Following a defiant seventh-round knockout of previously unbeaten Jose Pedraza (22-1, 12...
A Hope For Even More Change
In fact just last week, a study released by The Institute for Diversity and Ethics in Sportat the University of Central Florida showed that the percentage of black head coaches in D-I college football have gone down over the last 15 years.
There were six black head coaches and now with the subsequent firings of Ron Prince at Kansas State and Ty Willingham at the University of Washington, the number drops down to only four — as if six was a high number to begin with.
The number of black coaches in the NFL currently stands at seven (Tony Dungy, Lovie Smith, Mike Tomlin, Herm Edwards, Marvin Lewis, Romeo Crennel and Mike Singletary) which is a better percentage than college football but still is not nearly good enough.
I heard Colin “Cow-nerd” on ESPN radio last Monday actually say that the reason there aren’t a lot of black head coaches at the Division I level and in the NFL is because the talented black coaches are too young and inexperienced so GM’s and owners don’t wanna take a chance with them until they get experience.
Well Cow-nerd, how do they get experience without a head coaching job?
Besides, the notion that all the talent is young is bulls–!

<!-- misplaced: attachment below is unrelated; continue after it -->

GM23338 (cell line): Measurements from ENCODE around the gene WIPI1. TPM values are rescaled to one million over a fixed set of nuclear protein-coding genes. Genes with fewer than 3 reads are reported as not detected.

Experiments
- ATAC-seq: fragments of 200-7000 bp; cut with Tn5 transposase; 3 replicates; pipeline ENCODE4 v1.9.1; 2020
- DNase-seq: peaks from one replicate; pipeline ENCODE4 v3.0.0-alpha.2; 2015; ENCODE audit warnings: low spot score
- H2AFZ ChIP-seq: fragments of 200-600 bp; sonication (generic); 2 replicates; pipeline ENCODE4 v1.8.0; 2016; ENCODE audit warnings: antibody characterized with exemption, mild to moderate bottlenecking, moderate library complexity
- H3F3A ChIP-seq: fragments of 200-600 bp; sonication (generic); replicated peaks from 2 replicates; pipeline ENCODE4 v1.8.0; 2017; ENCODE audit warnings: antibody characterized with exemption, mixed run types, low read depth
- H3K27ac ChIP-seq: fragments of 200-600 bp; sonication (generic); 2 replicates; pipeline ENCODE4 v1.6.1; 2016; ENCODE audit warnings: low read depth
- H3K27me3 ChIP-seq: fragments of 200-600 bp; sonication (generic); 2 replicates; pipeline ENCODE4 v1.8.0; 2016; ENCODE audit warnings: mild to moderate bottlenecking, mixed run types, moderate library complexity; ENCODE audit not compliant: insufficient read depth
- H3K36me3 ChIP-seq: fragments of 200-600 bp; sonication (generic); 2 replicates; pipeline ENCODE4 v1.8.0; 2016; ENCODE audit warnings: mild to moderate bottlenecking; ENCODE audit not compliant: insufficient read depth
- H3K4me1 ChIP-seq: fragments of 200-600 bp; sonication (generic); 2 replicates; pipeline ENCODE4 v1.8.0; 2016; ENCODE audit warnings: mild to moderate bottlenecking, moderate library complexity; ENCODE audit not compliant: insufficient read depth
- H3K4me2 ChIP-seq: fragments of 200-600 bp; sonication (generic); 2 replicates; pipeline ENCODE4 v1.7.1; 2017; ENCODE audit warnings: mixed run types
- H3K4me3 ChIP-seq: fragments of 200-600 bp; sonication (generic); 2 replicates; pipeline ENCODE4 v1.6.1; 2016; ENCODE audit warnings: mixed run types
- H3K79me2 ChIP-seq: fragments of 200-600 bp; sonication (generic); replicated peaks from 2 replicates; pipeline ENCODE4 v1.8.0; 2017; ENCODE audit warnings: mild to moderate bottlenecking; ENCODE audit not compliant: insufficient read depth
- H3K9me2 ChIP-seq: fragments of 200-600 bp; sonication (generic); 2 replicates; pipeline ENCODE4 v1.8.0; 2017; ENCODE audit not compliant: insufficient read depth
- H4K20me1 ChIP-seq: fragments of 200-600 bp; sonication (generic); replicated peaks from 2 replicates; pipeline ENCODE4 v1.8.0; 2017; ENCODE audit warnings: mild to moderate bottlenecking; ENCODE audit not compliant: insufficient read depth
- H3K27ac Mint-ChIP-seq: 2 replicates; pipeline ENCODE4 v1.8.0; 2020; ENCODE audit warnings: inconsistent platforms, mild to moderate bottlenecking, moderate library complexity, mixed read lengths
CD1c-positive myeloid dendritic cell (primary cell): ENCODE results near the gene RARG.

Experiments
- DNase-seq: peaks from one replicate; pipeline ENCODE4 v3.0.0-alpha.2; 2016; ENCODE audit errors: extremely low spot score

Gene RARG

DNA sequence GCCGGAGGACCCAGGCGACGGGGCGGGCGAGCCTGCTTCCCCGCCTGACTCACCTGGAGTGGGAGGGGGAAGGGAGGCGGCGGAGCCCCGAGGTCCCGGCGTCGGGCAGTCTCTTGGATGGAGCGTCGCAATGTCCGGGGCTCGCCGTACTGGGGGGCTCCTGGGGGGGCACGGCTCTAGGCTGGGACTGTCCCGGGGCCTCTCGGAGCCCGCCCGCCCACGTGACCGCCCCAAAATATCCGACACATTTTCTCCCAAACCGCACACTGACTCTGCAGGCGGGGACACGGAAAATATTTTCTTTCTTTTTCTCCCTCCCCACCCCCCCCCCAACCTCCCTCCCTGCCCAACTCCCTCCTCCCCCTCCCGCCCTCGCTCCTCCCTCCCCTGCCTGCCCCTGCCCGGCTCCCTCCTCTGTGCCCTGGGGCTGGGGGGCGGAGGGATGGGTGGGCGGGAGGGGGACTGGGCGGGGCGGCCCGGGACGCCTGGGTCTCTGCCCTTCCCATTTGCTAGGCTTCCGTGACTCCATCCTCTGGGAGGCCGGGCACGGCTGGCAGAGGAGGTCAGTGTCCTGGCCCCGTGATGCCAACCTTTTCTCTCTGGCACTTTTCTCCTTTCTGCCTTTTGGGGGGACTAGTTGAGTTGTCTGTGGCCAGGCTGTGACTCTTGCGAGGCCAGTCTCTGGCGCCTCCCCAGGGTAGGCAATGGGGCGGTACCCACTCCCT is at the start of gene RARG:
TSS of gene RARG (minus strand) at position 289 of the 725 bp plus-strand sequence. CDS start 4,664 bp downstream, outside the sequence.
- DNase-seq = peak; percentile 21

I guess Dungy, Smith and other coaches like Dennis Green and Sylvester Croom are spring chickens? No, this is another example of excuses to exclude.
You can’t tell me fomer UCLA coach Karl Dorrell doesn’t deserve another shot at a head coaching job in college or the NFL or that the recently fired Ted Cottrell hasn’t paid his dues as a solid defensive coordinator to be a head coach in the NFL.
No, the media sweeps this under the rug because they are lackeys for the owners and Roger “Baddell” in keeping the “good ol’ boy network” lily white. It’s just like slavery.
The same goes for the mafia called the NCAA who continue to pimp athletes to make money while keeping the money flowing through white hands. We are good enough to serve and work to make the master his money, but not good enough to work among the master’s and make our own.
We can play on the team, but never lead them.
I am extremely happy and proud of brother Obama and what he’s been able to accomplish already which will be confirmed for all the world to see on January 20th, 2009.
But I am not completely proud to be an American until like society, we truly see and experience equality and fairness not sporadic crumbs here and there to get us to sing “kumbaya” or feel like we’ve overcome when the truth is we haven’t even started.
Until next time, stay positive and be safe.